Editing is another of the film’s strengths. In “Dreams: Cinema of the Subconscious”, a documentary special feature included on the Blu-ray edition of the film, Nolan discusses the power of the straight cut and its likeness to moving through space and time in a dream. Nolan and editor Lee Smith arrange the dream levels in a way that preserves the temporal differences outlined in the script. When approaching the big job, Cobb explains to the crew, “It’s basically a week one layer down, six months two layers down.” Ariadne observes, “And ten years in the third level.” The characters’ travels through these levels and beyond are virtuosically cross-cut and triggered by specific cues of music and movement.
The Blu-ray release of Inception preserves the film’s visual wonder. However, to revisit the movie repeatedly reveals a significant drawback. Nolan’s script, though brilliant in many ways, suffers from a surfeit of exposition. On an initial viewing, the freely flowing background information and non-stop explanation of rules are arguably necessary in order to orient the viewer to the movie’s complex structure and sci-fi world-making. But after a viewer has experienced the film a couple times, all such talk becomes tedious—as does Ariadne, a character that exists almost entirely to serve as the mouthpiece for the viewer’s questions.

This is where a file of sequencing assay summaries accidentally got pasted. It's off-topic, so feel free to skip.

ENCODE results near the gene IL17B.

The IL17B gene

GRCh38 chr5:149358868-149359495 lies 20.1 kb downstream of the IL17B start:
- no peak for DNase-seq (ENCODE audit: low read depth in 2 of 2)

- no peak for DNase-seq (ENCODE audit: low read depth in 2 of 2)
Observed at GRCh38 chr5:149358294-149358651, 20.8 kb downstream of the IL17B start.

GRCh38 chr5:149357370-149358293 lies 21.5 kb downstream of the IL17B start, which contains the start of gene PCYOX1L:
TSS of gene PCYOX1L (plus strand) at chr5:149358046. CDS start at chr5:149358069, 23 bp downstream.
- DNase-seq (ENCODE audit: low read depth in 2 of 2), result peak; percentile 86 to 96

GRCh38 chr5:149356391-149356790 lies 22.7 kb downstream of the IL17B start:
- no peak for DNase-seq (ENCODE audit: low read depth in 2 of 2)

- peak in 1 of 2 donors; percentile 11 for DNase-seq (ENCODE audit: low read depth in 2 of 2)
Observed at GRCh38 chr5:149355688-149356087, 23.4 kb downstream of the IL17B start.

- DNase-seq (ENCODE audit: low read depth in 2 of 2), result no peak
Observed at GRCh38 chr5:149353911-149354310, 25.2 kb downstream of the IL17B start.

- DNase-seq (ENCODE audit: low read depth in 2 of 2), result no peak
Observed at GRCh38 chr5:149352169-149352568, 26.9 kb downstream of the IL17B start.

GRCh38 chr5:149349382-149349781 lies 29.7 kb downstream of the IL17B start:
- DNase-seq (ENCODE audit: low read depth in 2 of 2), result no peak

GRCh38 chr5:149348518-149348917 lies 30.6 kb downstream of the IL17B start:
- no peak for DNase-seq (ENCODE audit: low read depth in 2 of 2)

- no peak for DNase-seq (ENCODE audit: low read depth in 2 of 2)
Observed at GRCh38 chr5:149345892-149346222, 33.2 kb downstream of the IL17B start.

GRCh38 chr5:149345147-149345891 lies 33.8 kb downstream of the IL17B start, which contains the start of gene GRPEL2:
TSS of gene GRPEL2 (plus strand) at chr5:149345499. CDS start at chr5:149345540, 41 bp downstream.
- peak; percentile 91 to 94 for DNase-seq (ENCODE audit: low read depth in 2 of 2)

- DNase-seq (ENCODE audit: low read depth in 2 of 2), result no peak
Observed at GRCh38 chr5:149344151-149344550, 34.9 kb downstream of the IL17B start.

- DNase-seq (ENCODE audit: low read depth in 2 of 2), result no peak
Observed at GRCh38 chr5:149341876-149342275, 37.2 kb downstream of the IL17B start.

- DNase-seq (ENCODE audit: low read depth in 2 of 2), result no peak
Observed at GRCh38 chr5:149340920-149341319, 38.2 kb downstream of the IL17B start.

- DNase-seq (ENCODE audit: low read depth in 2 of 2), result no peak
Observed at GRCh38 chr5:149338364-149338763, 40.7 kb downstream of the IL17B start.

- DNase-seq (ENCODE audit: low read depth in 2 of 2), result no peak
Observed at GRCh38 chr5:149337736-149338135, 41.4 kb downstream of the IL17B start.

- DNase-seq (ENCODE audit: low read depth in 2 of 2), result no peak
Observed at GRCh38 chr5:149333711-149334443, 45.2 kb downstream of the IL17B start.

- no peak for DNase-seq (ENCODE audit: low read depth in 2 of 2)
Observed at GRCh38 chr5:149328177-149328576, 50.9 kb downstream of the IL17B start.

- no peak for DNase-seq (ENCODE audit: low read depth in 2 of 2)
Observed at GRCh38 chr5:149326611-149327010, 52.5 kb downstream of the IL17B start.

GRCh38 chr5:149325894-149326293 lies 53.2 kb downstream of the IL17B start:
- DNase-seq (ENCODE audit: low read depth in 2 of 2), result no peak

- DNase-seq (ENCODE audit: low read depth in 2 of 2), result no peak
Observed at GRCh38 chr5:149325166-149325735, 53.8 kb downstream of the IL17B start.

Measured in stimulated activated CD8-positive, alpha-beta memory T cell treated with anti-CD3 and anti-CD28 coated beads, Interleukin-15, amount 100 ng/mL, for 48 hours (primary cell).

Other notable “reality-questioning” films such as Last Year at Marienbad, Mulholland Dr., Synecdoche, New York, and Nolan’s Memento have replay value because the rules of those stories are only barely articulated (if at all). These films turn the unreliability of their narratives into strengths, drawing in viewers time and again to unlock mysteries. By contrast, Inception dulls over time because of its specificity. Yes, the film concludes with a question mark in the form of a spinning top, but even that feels more like an avenue to Limbo than a compelling coda.
Despite seeming over-written on subsequent viewings, Inception is a worthwhile purchase on Warner Home Video’s Three-Disc Blu-ray/DVD Combo and Digital Copy. The high definition transfer is first-rate, and the DTS-HD audio track for the main feature is supplemented by isolated 5.1 soundtrack selections from Hans Zimmer’s score. Additional special features include an optional behind-the-scenes “Extraction Mode”, documentary “Dreams: Cinema of the Subconscious”, animated comic prologue “Inception: The Cobol Job”, conceptual and promotional art, and galleries of trailers and TV spots.